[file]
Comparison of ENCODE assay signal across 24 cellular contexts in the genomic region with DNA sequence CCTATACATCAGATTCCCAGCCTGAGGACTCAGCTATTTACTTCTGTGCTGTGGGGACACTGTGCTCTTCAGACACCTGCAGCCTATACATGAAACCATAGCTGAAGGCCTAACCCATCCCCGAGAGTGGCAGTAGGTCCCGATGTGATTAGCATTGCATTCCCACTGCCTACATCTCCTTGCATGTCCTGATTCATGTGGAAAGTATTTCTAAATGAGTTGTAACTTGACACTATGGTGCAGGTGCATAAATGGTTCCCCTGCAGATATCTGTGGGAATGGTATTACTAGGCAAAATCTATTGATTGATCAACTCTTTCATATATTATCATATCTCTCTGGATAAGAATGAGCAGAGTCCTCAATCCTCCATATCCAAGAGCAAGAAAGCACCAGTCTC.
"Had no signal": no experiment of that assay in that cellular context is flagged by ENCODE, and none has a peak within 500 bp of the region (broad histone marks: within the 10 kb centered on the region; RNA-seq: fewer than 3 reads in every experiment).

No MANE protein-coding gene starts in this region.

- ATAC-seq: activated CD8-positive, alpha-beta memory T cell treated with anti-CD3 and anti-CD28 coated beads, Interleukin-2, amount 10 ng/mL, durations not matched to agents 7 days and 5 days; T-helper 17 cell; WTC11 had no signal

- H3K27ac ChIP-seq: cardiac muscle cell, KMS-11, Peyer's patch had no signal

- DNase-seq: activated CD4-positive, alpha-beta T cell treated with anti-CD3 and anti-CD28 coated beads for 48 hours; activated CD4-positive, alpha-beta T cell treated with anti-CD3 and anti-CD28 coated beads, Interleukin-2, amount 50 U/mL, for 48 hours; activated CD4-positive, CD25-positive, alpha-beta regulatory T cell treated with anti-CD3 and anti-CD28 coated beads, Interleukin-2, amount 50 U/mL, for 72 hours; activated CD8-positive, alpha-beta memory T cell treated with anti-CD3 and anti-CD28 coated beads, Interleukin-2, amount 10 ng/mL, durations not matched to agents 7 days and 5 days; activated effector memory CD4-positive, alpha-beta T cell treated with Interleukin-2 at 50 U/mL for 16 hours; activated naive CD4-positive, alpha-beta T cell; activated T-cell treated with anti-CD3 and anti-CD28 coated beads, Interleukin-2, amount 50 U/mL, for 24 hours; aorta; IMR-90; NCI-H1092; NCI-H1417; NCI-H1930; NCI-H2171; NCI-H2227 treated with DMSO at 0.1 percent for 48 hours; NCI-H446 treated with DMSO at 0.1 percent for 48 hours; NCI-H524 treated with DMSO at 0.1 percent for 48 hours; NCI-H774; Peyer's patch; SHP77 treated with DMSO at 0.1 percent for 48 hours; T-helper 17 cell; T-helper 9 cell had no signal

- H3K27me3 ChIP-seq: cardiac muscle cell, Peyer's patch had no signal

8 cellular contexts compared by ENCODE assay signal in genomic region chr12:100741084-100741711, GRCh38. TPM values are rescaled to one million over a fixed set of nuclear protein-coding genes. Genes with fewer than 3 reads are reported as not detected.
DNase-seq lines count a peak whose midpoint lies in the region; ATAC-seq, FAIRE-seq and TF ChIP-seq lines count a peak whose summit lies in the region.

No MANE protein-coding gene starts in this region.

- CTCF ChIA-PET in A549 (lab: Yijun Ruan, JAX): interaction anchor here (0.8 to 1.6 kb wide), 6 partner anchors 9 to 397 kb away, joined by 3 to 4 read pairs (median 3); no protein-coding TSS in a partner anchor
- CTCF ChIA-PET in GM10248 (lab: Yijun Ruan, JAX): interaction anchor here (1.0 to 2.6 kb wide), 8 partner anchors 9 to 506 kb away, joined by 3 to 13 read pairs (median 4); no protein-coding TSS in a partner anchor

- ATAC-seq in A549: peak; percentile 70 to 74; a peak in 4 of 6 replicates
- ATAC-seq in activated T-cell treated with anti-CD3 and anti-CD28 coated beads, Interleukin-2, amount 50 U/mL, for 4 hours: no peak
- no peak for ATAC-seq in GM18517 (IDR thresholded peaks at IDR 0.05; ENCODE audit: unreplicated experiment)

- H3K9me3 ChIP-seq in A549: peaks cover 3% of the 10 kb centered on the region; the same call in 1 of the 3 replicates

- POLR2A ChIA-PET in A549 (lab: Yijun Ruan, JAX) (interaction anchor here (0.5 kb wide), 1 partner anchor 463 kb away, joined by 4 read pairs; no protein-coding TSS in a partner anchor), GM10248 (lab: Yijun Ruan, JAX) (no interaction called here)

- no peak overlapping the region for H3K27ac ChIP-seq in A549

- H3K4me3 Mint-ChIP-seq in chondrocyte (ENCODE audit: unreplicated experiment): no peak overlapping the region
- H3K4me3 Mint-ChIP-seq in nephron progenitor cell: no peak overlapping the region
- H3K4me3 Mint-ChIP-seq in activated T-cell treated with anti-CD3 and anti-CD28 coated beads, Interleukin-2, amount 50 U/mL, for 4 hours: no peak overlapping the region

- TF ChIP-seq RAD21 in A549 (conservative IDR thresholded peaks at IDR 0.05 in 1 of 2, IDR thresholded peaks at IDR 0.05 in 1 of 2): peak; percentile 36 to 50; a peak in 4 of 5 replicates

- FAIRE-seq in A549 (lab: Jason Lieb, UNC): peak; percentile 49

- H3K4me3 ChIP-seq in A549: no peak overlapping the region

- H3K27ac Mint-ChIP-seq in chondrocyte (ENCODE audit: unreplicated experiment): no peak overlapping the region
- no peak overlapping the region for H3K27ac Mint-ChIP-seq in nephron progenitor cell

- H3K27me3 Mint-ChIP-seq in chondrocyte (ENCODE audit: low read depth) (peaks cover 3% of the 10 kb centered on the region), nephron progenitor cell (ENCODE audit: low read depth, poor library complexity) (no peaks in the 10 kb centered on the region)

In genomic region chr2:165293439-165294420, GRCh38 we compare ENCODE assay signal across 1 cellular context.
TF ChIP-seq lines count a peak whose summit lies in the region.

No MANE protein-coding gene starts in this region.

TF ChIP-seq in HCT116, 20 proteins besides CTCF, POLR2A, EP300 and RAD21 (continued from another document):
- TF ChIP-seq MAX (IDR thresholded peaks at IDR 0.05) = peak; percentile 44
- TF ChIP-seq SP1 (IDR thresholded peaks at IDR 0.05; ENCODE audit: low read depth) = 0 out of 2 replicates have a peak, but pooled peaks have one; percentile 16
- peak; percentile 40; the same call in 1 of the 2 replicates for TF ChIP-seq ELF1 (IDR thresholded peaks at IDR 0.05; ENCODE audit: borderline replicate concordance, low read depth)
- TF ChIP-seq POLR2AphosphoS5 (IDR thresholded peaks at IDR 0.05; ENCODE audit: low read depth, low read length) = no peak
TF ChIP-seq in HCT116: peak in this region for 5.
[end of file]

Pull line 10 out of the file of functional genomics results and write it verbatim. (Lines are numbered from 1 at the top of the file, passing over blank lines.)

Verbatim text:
No MANE protein-coding gene starts in this region.